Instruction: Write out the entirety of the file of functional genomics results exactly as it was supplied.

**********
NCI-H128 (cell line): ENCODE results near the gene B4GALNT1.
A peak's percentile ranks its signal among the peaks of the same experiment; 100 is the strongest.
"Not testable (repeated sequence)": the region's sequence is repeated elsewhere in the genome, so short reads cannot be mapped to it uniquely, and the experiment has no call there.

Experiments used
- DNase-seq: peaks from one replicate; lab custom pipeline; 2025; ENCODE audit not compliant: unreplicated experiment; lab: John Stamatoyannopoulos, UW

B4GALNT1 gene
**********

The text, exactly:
NCI-H128 (cell line): ENCODE results near the gene B4GALNT1.
A peak's percentile ranks its signal among the peaks of the same experiment; 100 is the strongest.
"Not testable (repeated sequence)": the region's sequence is repeated elsewhere in the genome, so short reads cannot be mapped to it uniquely, and the experiment has no call there.

Experiments used
- DNase-seq: peaks from one replicate; lab custom pipeline; 2025; ENCODE audit not compliant: unreplicated experiment; lab: John Stamatoyannopoulos, UW

B4GALNT1 gene